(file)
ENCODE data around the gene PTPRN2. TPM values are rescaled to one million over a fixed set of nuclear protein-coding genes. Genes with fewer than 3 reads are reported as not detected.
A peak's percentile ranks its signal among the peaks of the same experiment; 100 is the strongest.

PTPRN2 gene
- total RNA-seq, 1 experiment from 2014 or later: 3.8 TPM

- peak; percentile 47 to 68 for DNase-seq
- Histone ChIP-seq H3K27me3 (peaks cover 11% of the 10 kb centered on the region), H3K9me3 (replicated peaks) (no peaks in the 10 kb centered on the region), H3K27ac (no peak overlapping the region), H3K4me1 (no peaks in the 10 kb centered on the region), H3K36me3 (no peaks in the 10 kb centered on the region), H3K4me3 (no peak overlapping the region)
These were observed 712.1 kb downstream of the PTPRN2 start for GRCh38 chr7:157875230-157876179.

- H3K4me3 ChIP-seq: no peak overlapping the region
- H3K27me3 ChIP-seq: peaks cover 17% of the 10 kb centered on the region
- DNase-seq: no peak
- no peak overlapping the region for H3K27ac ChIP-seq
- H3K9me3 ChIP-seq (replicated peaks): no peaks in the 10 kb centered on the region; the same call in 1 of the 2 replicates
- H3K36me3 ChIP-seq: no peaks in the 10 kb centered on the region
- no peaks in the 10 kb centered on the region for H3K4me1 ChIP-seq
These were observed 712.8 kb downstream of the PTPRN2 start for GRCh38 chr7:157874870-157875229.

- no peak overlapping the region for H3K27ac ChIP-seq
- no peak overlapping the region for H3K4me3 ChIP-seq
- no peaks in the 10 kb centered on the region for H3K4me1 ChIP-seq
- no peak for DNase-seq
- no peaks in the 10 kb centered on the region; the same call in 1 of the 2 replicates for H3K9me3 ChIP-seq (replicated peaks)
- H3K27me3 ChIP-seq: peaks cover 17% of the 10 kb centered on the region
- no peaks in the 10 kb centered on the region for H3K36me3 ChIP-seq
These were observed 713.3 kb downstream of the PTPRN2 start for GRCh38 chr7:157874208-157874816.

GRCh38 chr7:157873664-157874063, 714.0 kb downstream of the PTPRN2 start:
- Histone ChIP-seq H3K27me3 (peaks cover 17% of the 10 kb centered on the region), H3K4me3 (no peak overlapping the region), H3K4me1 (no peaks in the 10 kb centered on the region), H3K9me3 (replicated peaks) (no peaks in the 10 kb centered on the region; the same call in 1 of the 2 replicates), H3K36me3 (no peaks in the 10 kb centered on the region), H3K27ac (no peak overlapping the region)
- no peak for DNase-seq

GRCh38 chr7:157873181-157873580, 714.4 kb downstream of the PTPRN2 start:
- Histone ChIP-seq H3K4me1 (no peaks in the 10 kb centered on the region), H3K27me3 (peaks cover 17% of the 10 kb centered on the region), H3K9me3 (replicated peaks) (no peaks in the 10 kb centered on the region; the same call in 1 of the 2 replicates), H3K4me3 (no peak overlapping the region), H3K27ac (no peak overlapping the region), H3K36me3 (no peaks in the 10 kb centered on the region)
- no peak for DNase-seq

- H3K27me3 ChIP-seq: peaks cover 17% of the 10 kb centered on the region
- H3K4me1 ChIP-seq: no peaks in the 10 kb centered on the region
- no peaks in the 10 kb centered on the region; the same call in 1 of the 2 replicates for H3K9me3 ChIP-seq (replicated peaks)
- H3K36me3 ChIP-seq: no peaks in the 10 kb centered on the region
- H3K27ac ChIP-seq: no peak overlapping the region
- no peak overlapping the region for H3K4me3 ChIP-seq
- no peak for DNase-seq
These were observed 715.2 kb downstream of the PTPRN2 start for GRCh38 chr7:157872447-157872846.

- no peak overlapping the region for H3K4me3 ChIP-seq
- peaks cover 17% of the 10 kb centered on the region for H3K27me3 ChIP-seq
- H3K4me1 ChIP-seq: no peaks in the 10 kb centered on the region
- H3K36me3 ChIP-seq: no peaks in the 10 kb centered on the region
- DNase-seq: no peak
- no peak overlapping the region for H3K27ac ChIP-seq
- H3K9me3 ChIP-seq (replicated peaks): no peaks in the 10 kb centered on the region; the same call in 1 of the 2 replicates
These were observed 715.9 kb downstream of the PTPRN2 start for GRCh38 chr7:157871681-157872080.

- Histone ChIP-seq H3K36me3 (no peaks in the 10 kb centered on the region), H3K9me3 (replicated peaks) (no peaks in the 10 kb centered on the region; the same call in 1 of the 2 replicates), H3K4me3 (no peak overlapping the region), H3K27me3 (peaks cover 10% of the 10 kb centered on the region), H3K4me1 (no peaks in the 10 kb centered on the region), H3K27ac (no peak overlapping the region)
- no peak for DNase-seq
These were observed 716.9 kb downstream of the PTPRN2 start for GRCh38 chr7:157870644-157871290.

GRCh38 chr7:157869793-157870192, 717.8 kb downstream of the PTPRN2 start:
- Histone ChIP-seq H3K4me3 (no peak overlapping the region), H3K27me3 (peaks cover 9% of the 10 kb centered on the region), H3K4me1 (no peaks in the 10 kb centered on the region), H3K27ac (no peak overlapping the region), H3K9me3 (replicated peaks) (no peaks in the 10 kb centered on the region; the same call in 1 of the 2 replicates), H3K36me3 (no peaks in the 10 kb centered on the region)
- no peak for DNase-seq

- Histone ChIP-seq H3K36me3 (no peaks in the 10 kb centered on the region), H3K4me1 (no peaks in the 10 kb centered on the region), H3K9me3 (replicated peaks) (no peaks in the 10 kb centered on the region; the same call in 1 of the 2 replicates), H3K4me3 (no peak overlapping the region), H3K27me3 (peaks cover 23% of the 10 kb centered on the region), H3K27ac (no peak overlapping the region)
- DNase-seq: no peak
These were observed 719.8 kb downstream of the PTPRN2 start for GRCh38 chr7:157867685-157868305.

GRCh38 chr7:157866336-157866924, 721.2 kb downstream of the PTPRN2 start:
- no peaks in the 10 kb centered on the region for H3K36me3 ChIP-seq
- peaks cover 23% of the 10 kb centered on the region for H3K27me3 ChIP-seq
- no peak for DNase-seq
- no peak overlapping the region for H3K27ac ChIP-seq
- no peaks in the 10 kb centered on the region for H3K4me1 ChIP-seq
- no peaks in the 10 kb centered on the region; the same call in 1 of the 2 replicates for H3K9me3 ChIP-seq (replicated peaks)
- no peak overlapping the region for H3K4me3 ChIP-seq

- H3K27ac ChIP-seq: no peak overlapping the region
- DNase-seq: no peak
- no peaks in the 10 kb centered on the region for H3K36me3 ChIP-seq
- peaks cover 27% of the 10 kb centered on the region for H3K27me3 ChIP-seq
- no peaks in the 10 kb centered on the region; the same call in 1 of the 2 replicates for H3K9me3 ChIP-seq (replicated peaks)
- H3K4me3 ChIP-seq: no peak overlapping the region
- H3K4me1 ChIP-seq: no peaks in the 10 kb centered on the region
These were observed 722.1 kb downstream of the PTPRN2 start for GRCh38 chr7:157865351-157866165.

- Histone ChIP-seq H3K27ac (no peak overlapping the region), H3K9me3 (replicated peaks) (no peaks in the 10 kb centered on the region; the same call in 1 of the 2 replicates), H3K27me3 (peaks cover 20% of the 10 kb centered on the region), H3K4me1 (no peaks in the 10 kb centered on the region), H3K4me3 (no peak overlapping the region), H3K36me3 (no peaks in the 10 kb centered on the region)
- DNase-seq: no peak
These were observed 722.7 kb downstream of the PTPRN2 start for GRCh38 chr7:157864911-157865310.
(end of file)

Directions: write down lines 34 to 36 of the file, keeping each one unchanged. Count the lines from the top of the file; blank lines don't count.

- H3K27ac ChIP-seq: no peak overlapping the region
- no peak overlapping the region for H3K4me3 ChIP-seq
- no peak for DNase-seq